10 The applicants filed submissions in relation to their application on 17 February 2022. The respondents provided submissions on 28 January 2022 (which have not been filed and will be made exhibit 1) and filed further submissions on 24 February 2022.
11 The parties accepted that the application for extension of time and leave to appeal could be determined on the papers.
12 For the following reasons, the application is dismissed.
13 In Kapp as substituted trustee for The Twin Trust v Aravanis as trustee of bankrupt estate of Kapp  FCA 116, Wigney J observed at  – :
The principles relevant to the exercise of discretion to grant an extension of time are well-established and do not need to be rehearsed in detail: … The length of the delay in filing the application is a relevant consideration and an applicant must generally give an adequate explanation for the delay. Any prejudice to the respondent would also militate against the grant of an extension of time, though the absence of such prejudice alone would generally not, without more, justify an extension.
The merits of the substantive appeal, if an extension were granted, must also be considered. It will seldom be in the interests of justice to grant an extension of time where an appeal would have little or no prospects of success: ....
Where the application for an extension of time is in respect of the filing of an application for leave to appeal, it is also necessary to have regard to the principles applicable to the grant of leave to appeal…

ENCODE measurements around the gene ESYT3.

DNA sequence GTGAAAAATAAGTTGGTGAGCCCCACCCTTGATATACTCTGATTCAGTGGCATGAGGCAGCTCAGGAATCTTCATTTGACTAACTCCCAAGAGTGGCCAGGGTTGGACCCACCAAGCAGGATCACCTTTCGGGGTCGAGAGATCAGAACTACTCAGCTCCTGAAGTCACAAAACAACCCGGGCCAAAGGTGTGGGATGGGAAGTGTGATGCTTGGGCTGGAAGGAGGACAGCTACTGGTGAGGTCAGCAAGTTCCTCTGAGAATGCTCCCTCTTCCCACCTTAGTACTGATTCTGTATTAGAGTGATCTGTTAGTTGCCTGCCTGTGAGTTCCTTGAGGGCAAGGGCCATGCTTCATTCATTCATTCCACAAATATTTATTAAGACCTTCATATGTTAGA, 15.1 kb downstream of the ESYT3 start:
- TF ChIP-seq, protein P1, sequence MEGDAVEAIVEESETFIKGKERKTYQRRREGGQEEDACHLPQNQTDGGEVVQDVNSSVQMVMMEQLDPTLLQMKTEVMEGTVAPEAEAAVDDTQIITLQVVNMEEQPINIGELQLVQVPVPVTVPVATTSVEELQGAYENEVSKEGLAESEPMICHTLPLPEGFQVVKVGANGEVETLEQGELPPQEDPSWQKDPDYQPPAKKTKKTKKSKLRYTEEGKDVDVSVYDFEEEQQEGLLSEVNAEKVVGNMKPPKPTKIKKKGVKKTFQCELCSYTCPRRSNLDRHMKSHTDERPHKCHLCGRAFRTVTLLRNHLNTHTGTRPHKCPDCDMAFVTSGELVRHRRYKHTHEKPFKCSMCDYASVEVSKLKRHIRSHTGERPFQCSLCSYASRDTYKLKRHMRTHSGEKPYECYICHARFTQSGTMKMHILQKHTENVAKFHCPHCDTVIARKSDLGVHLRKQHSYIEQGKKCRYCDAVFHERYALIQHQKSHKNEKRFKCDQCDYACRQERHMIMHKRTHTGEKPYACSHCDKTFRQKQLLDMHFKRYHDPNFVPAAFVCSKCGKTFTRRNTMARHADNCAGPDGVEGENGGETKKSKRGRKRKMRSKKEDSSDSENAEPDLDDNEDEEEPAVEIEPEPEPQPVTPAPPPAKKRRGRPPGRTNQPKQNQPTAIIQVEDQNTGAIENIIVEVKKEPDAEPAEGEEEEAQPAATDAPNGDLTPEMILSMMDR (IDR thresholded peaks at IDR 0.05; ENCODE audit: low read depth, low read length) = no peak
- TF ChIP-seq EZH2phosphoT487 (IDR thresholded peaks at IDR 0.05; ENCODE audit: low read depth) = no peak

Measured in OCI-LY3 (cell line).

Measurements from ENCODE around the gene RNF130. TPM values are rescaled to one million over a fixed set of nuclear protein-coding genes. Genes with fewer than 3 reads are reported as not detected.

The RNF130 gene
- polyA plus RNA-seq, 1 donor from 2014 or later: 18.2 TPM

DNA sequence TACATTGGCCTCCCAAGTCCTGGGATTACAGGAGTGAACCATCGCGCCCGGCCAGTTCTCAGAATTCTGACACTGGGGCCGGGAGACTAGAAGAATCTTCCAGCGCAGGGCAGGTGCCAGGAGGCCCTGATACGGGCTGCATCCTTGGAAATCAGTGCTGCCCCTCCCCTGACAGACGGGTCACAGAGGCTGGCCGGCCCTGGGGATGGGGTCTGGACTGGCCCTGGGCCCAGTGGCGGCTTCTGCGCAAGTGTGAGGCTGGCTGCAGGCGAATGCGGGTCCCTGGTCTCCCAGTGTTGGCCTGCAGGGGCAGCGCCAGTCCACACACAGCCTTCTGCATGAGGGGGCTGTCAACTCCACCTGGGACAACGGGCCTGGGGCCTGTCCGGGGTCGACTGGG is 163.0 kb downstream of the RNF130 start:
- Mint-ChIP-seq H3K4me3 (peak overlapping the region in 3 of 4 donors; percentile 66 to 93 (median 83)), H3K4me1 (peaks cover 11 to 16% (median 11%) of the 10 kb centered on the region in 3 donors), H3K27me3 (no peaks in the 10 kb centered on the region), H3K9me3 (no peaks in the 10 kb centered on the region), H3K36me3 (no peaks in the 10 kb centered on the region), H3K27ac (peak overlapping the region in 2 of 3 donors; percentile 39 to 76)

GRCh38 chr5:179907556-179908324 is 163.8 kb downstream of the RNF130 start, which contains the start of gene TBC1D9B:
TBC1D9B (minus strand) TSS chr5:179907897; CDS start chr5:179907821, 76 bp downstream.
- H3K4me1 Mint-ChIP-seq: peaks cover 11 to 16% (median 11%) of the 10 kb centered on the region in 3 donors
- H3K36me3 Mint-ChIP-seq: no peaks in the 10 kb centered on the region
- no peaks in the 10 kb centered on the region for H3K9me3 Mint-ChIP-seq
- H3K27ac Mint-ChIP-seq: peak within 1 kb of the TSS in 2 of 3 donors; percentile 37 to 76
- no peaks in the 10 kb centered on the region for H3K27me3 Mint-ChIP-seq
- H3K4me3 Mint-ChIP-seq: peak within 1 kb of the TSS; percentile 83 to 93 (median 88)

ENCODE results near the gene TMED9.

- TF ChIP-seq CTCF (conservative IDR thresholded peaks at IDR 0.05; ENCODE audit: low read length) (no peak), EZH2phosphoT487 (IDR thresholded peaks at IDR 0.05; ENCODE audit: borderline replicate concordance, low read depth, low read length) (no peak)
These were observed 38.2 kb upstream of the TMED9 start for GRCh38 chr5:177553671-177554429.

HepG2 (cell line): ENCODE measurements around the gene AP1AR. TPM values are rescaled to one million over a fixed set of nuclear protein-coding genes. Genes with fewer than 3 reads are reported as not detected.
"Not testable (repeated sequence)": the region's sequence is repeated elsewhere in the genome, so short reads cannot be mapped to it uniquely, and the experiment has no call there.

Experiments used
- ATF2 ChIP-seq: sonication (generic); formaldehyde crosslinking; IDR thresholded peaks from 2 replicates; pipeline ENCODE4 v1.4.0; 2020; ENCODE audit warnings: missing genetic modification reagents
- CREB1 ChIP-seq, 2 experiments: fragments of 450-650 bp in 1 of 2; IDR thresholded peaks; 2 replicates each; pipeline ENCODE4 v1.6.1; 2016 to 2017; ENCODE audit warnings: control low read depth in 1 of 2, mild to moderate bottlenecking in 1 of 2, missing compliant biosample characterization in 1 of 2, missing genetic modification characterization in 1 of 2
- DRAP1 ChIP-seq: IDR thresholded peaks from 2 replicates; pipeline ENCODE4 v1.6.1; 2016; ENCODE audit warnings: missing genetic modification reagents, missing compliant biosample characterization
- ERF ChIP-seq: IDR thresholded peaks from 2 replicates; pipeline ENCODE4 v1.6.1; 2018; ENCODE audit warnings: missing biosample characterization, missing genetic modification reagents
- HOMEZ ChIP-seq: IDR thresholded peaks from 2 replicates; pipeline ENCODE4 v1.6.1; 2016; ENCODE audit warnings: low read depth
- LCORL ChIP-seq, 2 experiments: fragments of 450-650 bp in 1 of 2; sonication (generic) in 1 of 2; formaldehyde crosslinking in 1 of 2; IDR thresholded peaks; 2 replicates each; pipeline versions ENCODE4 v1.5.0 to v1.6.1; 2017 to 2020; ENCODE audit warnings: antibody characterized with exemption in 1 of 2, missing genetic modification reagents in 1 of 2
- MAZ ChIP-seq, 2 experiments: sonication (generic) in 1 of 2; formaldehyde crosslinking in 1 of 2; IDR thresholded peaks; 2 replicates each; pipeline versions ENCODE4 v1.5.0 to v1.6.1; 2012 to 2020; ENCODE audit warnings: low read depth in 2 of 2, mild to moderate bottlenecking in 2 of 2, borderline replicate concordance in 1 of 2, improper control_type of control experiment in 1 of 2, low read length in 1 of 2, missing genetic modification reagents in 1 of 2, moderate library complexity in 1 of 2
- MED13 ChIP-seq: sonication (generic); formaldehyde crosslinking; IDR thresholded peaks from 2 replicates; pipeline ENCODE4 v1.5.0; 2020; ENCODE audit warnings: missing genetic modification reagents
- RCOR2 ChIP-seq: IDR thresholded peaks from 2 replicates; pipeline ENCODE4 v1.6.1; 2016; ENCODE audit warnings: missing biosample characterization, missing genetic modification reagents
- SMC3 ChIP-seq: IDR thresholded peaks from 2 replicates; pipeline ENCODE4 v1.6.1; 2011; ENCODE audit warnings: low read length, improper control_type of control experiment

14 The principles relevant to an application for leave to appeal were summarised by the Full Court in Nationwide News Pty Ltd v Rush  FCAFC 70 (Lee J, Allsop CJ and Rares J agreeing) at  as follows:
Consistently with the facilitation of a just resolution, an applicant must usually show that: (a) in all the circumstances, the decision to be appealed is attended with sufficient doubt to warrant its reconsideration on appeal; and (b) supposing the decision to be wrong, substantial injustice would result if leave were refused: Decor Corporation Pty Ltd v Dart Industries Inc (1991) 33 FCR 397 at 398-399 (Sheppard, Burchett and Heerey JJ). The sufficiency of the doubt in respect of the decision to be appealed and the question of substantial injustice bear upon each other so that the degree of doubt which is sufficient in one case may be different from that required in another. It has also been said that the considerations are cumulative such that leave ought not be granted unless each limb is made out: Rawson Finances Pty Ltd v Deputy Commissioner of Taxation  FCAFC 139; (2010) 81 ATR 36 at 38  (Ryan, Stone and Jagot JJ); Melbourne City Investments Pty Ltd v Treasury Wine Estates Ltd  FCAFC 98; (2017) 252 FCR 1 at 4  (Jagot, Yates and Murphy JJ).
15 In FJE20 v Minister for Home Affairs  FCAFC 45 (Allsop CJ, Mortimer and SC Derrington JJ) stated at  – :
… The principles that govern the grant of leave [to appeal] are well established. In Bienstein v Bienstein  HCA 7; 195 ALR 225 at , McHugh, Kirby and Callinan JJ held that “[a]n applicant for leave must establish that the decision in question is attended with sufficient doubt to warrant the grant of leave. The applicant must also show that substantial injustice will result from a refusal of leave to appeal.”
… it is necessary for this Court to consider the merits of the substantial application in considering whether an extension is to be granted. Neither an extension of time nor leave to appeal will be granted where there are no reasonable prospects of success on the appeal: Hunter Valley Developments Pty Ltd v Cohen  FCA 186; 3 FCR 344 at 348-349; Parker v R  FCAFC 133 at ; BQQ15 v Minister for Home Affairs  FCAFC 218 at .
Proposed grounds of appeal
16 The notice of appeal sets out the following grounds of appeal: